The Jewish Christians in Palestine had been driven out in the First Jewish War (66-70) but then had returned to Jerusalem; however, after the Bar Kokhba revolt, the Second Jewish War against the Romans (132-135), they had to leave the land because, as Jews, they had been circumcised, and all Jews were now banned on pain of death. So for the moment that meant the end of this [Jerusalem] church.
Christianity spread throughout the Empire, both by deliberate evangelism and by the dispersal of the Jews.
The Church thought of itself as a continuation of Judaism, and gentile converts became spiritual Israelites, accepting the teachings and practices of the Holy Scriptures.
Iranaeus, circa 190, convinced Pope Victor I not to excommunicate Christian communities that celebrated Passover rather than Easter.
Eusebius wrote of Polycrates of Ephesus (AD 130-196):
A question of no small importance arose at that time. For the parishes of all Asia, as from an older tradition, held that the fourteenth day of the moon, on which day the Jews were commanded to sacrifice the lamb, should be observed as the feast of the Saviour's passover … But it was not the custom of the churches in the rest of the world … But the bishops of Asia, led by Polycrates, decided to hold to the old custom handed down to them.
He records Polycrates' letter to the Roman church:
We observe the exact day; neither adding, nor taking away. … [list of saints, including John and John's follower Polycarp] All these observed the fourteenth day of the passover according to the Gospel, deviating in no respect, but following the rule of faith. And I also, Polycrates, the least of you all, do according to the tradition of my relatives, some of whom I have closely followed. For seven of my relatives were bishops; and I am the eighth. And my relatives always observed the day when the people put away the leaven. I, therefore, brethren, who have lived sixty-five years in the Lord, and have met with the brethren throughout the world, and have gone through every Holy Scripture, am not affrighted by terrifying words. For those greater than I have said 'We ought to obey God rather than man' … I could mention the bishops who were present, whom I summoned at your desire; whose names, should I write them, would constitute a great multitude. And they, beholding my littleness, gave their consent to the letter, knowing that I did not bear my gray hairs in vain, but had always governed my life by the Lord Jesus.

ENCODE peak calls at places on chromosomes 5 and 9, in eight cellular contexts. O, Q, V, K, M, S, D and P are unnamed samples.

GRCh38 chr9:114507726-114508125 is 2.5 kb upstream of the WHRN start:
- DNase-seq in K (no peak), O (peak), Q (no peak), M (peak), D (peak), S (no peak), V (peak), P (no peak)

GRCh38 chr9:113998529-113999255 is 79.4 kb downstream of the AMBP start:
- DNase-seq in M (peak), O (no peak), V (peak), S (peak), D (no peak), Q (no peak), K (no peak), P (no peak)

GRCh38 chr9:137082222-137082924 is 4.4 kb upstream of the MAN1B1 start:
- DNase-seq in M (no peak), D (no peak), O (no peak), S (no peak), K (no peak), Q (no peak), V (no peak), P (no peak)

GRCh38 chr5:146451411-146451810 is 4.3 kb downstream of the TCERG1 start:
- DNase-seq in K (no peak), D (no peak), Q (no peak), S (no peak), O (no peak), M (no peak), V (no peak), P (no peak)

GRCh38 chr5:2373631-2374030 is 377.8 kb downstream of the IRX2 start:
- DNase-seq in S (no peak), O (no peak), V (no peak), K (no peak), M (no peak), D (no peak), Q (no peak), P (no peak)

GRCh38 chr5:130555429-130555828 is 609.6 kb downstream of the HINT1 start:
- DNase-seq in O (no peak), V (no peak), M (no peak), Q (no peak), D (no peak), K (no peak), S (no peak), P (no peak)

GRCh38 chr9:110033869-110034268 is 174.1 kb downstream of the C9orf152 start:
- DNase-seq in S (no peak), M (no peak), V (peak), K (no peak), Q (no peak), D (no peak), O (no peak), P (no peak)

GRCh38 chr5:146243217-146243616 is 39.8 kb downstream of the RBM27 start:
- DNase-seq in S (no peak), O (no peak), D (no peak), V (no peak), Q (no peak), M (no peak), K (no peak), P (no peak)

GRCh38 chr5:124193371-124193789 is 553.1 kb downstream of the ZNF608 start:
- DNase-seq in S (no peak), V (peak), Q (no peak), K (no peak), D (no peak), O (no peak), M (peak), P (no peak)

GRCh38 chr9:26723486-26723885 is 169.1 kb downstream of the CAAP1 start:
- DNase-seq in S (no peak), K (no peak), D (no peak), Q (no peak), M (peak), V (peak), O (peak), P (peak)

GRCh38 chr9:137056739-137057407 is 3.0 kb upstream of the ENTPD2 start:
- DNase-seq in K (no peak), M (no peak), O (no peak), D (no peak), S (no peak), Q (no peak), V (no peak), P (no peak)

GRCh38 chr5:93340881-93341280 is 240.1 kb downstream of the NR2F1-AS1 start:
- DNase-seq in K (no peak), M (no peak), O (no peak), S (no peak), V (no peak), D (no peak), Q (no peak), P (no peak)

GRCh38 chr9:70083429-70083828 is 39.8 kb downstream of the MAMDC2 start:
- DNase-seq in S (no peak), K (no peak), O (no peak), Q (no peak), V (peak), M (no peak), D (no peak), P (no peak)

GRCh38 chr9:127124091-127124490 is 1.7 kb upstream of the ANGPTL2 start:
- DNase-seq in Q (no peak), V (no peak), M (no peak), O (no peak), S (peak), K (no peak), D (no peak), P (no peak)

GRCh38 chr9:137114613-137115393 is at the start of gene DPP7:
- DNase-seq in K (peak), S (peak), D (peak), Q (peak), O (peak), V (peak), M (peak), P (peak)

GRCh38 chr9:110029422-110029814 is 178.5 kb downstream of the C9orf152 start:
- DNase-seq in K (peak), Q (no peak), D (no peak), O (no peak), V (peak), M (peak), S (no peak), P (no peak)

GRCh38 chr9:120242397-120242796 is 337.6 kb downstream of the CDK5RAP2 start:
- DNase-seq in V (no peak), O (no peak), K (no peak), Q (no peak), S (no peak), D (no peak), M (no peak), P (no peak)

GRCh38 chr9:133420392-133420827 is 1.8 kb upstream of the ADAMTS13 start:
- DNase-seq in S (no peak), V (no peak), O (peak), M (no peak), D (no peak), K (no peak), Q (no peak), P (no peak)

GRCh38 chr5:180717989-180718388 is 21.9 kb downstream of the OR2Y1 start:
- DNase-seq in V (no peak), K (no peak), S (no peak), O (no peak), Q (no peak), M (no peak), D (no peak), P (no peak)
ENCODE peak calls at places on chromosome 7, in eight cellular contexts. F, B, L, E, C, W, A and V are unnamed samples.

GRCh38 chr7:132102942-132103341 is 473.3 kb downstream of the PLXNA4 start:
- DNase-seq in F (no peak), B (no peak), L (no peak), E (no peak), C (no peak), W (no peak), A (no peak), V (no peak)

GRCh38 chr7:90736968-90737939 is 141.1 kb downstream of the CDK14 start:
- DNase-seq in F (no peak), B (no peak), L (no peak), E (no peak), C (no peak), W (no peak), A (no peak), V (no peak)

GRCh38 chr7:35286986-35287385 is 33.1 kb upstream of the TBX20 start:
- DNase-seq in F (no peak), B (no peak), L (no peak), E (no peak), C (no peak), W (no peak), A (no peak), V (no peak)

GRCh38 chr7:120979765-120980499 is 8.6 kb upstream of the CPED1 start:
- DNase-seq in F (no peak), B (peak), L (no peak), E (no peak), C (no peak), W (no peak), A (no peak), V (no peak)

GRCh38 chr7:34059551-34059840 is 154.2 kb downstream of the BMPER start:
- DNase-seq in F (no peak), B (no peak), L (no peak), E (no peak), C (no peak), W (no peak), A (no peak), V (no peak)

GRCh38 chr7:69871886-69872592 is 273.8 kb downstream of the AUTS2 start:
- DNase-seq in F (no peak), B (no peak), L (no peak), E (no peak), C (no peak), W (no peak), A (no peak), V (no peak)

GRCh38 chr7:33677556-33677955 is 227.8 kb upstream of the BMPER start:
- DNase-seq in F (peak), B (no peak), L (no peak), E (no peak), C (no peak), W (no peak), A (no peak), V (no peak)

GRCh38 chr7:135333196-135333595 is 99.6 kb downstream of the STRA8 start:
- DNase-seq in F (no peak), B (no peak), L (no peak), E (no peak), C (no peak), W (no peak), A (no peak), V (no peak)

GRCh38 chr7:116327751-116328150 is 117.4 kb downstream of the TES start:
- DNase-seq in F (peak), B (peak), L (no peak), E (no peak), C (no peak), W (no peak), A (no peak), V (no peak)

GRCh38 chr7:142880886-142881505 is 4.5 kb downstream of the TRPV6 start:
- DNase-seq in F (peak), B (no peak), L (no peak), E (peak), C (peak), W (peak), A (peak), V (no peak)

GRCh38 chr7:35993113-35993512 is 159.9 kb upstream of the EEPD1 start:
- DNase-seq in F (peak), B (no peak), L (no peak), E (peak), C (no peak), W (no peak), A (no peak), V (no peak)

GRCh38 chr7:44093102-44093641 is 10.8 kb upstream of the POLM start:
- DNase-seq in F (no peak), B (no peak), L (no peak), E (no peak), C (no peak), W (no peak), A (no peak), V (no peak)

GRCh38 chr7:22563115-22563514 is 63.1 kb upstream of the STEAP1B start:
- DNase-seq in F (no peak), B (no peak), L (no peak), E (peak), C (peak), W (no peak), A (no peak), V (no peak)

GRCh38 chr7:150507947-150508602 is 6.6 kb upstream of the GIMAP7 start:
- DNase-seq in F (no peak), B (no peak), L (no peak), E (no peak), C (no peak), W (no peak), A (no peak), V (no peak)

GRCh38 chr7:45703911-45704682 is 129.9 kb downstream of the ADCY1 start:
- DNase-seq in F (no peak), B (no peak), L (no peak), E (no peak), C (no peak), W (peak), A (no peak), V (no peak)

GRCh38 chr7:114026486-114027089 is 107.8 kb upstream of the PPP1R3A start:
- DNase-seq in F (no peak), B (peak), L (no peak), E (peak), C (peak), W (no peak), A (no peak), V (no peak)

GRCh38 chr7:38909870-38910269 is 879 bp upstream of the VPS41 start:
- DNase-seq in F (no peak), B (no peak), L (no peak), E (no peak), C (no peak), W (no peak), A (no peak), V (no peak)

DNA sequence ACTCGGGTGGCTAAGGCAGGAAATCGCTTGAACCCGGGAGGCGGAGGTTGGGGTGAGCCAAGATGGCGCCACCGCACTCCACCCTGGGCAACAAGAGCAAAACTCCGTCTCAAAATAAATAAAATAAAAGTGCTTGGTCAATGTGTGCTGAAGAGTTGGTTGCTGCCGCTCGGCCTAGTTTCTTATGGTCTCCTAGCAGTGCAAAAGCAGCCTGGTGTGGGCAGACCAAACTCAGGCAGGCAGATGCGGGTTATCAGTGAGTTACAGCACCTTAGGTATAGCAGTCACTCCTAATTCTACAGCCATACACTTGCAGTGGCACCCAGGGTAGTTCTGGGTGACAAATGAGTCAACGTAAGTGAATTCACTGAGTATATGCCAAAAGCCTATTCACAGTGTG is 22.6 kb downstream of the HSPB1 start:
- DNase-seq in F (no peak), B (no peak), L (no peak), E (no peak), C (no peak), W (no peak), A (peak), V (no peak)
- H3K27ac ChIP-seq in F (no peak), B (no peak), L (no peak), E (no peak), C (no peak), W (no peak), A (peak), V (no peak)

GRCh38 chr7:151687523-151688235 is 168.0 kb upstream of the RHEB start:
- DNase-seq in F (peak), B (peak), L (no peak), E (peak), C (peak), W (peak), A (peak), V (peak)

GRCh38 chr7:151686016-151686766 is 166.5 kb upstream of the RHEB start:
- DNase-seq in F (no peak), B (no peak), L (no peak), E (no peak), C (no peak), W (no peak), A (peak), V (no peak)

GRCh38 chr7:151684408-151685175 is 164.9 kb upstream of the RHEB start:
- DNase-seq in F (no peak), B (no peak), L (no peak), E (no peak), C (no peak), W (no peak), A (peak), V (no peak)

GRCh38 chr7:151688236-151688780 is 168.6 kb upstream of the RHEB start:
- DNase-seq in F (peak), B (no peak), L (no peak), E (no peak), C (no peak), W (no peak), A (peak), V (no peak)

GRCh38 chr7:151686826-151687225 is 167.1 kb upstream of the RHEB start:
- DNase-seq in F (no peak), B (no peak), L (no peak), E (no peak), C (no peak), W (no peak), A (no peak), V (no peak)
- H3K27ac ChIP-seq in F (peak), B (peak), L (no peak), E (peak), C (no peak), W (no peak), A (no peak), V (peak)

The following examples extend well beyond the question's AD 70-220 range, but they provide evidence of the continued persecution of anyone considered Judaizing. It's not difficult to extrapolate this evidence back to a time when the suppression of the practices of the original apostolic church were so severe that they destroyed not only the practice but the evidence of such practice.
When Emperor Constantine decided to incorporate rather than fight the Christian sect, he ran into a problem. Much of Christianity still considered itself to be part of the same religion as the Jews, and so was very resistant to the changes that Constantine wanted to make.
This situation came to a head when it came to replacing the biblical Passover celebration with the Roman Easter. Many leaders of the Christian Church welcomed this change, as it would provide a more familiar event for their members, and would attract more converts.